The sleepers of straight sections are screwed down to 3/4 by 1/4 inch longitudinals, which help to keep the track straight and prevent the sleepers slipping. Sections should be of the same length and be interchangeable. Make straight sections of the greatest convenient length, to reduce the number of junctions. Sleepers need not be less than 6 inches apart. Fix the sleepers on the longitudinals before hammering the rails into the slots.
A simple method of laying out a semi-circular curve is shown in Fig. 44. Sleepers and longitudinals are replaced by 1/2-inch boards, 8 inches wide. Three pieces, about 32 inches long each, have their ends bevelled off at an angle of 60 degrees, and are laid with their ends touching. Two semi-circles of 24 and 22 inch radius are drawn on the boards to indicate the positions of the rails, and short decapitated brass nails are driven in on each side of a rail, about an inch apart, as it is laid along one of these lines. (See Fig. 44. A.) The inside nails must not project sufficiently to catch the wheel flanges. The spring of the brass will prevent the rail falling out of place, but to make sure, it should be tied in with wire at a few points. The centre rail should on the curves also be 3/8 inch deep, and raised slightly above the bed so as to project above the wheel rails. The method already described of bonding at joints will serve equally well on curves. If the outer rail is super-elevated slightly, there will be less tendency for the rolling stock to jump the track when rounding the curve.
When the rails are in place the boards may be cut with a pad-saw to curves corresponding with the breadth of the track on the straight. If the boards incline to warp, screw some pieces of 1/8-inch strip iron to the under side across the grain, sinking the iron in flush with the wood.
Fig. 42. Details of rails for electric track.
The brass strip for the rails costs about one penny per foot run. Iron strip is much cheaper, but if it rusts, as it is very likely to do, the contact places will need constant brightening.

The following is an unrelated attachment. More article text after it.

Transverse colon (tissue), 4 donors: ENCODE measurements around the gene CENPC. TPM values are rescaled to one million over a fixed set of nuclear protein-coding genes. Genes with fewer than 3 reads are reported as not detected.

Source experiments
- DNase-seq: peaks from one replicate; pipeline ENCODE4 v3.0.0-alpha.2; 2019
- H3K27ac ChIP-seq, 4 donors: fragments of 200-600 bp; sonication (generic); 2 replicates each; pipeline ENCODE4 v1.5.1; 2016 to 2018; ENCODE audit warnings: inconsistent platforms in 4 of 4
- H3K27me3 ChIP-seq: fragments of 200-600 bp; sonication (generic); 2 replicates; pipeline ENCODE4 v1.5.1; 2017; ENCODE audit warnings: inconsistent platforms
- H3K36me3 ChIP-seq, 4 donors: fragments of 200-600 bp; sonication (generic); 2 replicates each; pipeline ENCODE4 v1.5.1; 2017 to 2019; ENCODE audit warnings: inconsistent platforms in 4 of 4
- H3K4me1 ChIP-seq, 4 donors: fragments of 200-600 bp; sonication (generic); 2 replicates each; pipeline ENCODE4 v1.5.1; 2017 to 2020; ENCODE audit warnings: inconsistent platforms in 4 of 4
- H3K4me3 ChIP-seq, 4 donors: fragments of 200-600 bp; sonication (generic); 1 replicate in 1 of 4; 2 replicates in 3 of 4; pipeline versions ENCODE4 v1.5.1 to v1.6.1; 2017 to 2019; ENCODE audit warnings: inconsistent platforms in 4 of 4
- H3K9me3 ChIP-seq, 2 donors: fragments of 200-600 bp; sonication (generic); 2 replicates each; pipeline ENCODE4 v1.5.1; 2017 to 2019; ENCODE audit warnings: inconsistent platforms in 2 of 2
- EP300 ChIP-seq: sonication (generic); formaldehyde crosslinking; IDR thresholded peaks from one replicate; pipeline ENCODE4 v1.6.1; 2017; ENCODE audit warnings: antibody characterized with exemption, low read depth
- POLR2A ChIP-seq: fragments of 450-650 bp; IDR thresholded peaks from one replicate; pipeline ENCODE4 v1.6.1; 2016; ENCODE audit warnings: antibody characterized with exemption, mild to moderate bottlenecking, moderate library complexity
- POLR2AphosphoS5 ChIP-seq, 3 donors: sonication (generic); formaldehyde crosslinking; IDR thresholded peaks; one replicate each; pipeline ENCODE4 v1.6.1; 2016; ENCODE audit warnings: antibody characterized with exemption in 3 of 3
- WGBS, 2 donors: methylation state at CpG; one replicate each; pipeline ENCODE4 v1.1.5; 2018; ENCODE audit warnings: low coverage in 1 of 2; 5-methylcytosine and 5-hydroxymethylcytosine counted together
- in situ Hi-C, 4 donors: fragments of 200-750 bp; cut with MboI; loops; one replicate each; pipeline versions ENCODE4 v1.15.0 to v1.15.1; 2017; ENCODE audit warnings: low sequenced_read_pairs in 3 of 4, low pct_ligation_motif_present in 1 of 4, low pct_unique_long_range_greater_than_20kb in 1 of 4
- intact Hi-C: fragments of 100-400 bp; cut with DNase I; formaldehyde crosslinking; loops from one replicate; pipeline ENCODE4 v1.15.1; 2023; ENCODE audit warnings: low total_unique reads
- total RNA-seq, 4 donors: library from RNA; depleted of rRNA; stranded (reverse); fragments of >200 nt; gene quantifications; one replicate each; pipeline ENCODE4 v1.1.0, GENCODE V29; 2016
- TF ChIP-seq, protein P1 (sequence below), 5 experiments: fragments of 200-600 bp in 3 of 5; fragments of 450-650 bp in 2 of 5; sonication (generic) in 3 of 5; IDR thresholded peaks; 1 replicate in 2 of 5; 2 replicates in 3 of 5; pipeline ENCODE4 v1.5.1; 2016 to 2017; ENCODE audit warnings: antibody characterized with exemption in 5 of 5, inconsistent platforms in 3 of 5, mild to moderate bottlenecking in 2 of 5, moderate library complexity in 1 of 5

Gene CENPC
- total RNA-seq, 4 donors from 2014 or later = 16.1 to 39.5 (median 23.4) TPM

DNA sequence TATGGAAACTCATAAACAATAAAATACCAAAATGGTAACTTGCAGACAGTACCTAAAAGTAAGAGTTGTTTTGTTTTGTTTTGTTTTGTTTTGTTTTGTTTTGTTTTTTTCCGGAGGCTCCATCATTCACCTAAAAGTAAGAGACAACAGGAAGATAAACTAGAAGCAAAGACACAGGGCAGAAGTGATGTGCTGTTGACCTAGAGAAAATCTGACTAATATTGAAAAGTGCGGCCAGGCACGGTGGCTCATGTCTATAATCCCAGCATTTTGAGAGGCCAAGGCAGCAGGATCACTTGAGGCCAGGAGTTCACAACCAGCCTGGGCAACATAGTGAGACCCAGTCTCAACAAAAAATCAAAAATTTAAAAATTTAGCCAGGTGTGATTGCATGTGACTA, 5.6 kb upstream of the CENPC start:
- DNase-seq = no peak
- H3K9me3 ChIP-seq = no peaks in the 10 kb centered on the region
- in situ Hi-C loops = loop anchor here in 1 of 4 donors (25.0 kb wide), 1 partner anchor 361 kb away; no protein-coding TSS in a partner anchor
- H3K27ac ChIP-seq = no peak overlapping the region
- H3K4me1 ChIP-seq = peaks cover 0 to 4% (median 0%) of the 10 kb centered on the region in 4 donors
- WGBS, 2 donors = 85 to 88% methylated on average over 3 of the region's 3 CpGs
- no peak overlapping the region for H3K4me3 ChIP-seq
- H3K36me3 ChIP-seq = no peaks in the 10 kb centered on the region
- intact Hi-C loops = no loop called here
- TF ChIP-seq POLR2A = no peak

Fig. 45 shows the manner of laying out a set of points, and connecting up the rails. The outside wheel rails, it will be seen, are continuous, and switching is effected by altering the position of the moving tongues, pivoted at PP, by means of the rod R, which passes through a hole in the continuous rail to a lever or motor of the same reversible type as is used for the locomotive. If a motor is employed, R should be joined to a crank pin on the large driven cog--corresponding to that affixed to the driving wheel (Fig. 47)--by a short rod. The pin is situated at such a distance from the axle of the cog wheel that a quarter of a revolution suffices to move the points over. The points motor must, of course, have its separate connections with the "central station." To show how the points lie, the rod R also operates a semaphore with a double arm (Fig. 46), one end of which is depressed--indicating that the track on that side is open--when the other is horizontal, indicating "blocked." The arms point across the track.
The tongues must be bevelled off to a point on the sides respectively nearest to the continuous rails. The parts AA are bent out at the ends to make guides, which, in combination with the safety rails, will prevent the wheels jumping the track. Care should be taken to insulate centre rail connecting wires where they pass through or under the wheel rails.
It is advisable to lay out a set of points, together with motor and signals, on a separate board.
Fig. 43. Tin chair for centre rail of electric track.
All the wooden parts of an outdoor track should be well creosoted before use.
Fig. 44. Laying out a curve for electric track.
Fig. 45. Points for electric railway.
Fig. 46. Double-armed signal, operated by points.